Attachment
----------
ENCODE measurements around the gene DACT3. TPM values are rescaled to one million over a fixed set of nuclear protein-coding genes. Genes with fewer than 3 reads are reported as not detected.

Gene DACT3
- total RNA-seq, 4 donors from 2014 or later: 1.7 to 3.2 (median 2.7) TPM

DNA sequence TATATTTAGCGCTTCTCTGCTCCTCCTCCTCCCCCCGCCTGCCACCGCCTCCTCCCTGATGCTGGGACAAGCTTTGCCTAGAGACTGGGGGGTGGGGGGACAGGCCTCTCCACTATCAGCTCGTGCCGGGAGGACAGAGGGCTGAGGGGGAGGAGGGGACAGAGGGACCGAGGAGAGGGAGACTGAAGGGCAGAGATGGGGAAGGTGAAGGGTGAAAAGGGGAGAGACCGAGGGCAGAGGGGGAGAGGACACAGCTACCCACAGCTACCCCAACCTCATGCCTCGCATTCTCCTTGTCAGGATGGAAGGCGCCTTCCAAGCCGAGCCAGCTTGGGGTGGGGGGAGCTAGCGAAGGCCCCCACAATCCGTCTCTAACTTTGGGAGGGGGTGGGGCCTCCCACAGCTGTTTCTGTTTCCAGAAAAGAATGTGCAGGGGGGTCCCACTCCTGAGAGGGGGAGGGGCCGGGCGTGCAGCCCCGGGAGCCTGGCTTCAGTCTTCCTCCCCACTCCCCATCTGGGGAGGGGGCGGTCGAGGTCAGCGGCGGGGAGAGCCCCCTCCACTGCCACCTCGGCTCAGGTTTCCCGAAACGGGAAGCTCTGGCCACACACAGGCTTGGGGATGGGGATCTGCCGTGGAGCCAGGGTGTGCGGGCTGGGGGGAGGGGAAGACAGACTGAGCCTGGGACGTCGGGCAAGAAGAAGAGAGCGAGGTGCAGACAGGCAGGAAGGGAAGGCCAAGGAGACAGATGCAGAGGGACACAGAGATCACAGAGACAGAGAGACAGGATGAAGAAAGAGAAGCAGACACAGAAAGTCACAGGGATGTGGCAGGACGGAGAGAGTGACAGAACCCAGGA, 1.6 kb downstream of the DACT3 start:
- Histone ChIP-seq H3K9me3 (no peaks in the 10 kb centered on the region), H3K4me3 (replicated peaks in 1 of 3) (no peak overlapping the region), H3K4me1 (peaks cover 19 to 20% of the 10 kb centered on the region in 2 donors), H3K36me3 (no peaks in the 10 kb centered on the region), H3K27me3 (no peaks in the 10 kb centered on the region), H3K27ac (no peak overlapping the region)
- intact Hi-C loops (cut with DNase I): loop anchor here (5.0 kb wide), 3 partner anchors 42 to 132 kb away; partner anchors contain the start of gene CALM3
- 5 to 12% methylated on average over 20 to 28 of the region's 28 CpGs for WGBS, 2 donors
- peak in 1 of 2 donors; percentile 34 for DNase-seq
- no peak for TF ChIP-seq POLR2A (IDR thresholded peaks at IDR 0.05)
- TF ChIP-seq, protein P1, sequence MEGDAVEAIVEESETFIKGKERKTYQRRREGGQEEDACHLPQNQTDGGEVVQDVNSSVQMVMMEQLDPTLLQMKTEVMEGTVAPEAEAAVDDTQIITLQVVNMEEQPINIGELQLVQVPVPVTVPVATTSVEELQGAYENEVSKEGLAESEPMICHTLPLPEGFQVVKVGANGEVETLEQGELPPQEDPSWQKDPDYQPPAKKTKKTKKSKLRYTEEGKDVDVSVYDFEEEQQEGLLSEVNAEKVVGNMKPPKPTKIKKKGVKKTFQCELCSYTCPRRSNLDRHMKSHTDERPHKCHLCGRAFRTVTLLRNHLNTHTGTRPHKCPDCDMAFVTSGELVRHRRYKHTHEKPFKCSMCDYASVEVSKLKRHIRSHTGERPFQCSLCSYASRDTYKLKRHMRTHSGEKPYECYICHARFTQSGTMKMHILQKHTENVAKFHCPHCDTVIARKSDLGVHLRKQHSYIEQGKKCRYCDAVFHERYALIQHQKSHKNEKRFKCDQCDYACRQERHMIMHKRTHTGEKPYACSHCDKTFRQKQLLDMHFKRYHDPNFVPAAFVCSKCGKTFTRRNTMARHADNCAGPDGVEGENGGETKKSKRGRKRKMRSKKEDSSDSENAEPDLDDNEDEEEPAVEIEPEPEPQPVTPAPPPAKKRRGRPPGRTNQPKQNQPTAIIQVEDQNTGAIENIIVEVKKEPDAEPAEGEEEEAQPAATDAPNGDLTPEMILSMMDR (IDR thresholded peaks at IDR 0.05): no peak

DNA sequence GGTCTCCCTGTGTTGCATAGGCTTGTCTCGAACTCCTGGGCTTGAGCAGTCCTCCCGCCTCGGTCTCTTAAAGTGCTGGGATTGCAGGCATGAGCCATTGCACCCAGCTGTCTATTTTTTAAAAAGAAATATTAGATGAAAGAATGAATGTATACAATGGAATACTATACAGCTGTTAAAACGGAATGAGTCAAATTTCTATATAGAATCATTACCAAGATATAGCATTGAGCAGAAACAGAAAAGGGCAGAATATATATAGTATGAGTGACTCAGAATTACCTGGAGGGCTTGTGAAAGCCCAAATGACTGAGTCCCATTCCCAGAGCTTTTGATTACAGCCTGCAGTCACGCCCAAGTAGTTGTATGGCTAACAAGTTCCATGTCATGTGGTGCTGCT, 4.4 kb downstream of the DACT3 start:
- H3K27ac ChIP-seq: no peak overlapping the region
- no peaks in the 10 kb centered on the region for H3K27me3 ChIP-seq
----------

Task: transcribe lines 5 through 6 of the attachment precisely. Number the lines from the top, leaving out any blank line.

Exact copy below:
- Histone ChIP-seq H3K9me3 (no peaks in the 10 kb centered on the region), H3K4me3 (replicated peaks in 1 of 3) (no peak overlapping the region), H3K4me1 (peaks cover 19 to 20% of the 10 kb centered on the region in 2 donors), H3K36me3 (no peaks in the 10 kb centered on the region), H3K27me3 (no peaks in the 10 kb centered on the region), H3K27ac (no peak overlapping the region)
- intact Hi-C loops (cut with DNase I): loop anchor here (5.0 kb wide), 3 partner anchors 42 to 132 kb away; partner anchors contain the start of gene CALM3